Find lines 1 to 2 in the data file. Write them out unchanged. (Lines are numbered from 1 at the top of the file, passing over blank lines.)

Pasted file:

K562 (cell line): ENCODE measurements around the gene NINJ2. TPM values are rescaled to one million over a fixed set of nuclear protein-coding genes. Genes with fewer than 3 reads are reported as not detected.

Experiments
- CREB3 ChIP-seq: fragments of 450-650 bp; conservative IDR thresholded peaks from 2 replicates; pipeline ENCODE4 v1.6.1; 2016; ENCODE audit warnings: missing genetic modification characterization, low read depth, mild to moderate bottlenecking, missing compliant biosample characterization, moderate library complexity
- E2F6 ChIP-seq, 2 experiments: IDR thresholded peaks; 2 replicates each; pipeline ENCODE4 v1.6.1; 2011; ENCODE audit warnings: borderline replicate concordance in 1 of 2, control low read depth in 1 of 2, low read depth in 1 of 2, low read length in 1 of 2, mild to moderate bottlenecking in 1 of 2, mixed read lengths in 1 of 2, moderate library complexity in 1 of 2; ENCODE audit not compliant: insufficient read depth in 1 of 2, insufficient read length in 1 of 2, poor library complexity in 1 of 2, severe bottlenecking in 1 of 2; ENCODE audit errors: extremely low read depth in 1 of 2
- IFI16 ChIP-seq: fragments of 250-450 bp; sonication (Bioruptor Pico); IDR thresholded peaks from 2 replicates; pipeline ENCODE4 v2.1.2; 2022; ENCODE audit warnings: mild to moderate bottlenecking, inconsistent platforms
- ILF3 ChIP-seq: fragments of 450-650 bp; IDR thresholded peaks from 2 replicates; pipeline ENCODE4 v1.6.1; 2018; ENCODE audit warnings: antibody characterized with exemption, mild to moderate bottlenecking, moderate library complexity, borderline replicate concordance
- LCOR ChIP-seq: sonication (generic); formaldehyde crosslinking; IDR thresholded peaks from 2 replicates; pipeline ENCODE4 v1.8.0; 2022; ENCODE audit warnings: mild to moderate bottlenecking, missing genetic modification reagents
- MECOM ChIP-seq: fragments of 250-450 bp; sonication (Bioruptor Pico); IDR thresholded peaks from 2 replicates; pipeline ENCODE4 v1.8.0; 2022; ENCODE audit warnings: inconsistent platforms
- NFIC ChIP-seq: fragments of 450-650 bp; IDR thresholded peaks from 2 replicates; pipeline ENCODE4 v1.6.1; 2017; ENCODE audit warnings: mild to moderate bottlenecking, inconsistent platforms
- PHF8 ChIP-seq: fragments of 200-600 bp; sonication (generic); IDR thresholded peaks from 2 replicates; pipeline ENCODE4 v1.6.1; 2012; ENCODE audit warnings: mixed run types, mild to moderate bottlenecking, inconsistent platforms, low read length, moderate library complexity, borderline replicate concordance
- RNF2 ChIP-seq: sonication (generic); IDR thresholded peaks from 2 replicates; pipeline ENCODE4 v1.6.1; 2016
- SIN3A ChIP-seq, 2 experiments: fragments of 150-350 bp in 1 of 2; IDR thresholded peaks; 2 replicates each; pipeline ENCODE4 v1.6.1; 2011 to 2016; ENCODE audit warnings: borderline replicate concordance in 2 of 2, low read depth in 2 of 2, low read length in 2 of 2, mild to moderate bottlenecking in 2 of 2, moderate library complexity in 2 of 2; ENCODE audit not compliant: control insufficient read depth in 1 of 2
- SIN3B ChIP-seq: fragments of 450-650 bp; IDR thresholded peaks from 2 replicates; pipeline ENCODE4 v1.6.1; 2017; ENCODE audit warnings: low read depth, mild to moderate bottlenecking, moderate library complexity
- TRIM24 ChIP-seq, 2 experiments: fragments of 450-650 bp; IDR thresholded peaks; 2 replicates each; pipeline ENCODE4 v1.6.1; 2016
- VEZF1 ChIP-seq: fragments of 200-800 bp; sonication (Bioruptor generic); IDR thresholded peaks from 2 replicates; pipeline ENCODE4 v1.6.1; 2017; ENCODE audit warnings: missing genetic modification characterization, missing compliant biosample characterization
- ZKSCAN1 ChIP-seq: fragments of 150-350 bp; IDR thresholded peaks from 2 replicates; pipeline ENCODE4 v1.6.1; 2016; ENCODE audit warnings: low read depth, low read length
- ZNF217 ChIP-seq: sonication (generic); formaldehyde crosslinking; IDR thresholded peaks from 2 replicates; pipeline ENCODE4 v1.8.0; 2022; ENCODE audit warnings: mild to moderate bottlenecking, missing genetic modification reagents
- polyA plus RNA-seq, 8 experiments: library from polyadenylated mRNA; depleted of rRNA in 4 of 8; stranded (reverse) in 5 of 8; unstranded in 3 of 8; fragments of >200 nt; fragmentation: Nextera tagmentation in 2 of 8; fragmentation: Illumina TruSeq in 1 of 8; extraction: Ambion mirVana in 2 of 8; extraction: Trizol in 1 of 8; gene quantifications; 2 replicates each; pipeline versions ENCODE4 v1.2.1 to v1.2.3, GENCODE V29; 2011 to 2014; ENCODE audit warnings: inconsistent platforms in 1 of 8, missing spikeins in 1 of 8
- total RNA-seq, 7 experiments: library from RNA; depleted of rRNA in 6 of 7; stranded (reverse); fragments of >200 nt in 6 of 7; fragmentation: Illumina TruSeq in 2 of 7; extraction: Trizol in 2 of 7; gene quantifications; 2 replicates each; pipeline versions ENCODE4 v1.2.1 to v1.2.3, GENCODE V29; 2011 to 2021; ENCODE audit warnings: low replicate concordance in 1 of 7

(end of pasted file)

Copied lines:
K562 (cell line): ENCODE measurements around the gene NINJ2. TPM values are rescaled to one million over a fixed set of nuclear protein-coding genes. Genes with fewer than 3 reads are reported as not detected.

Experiments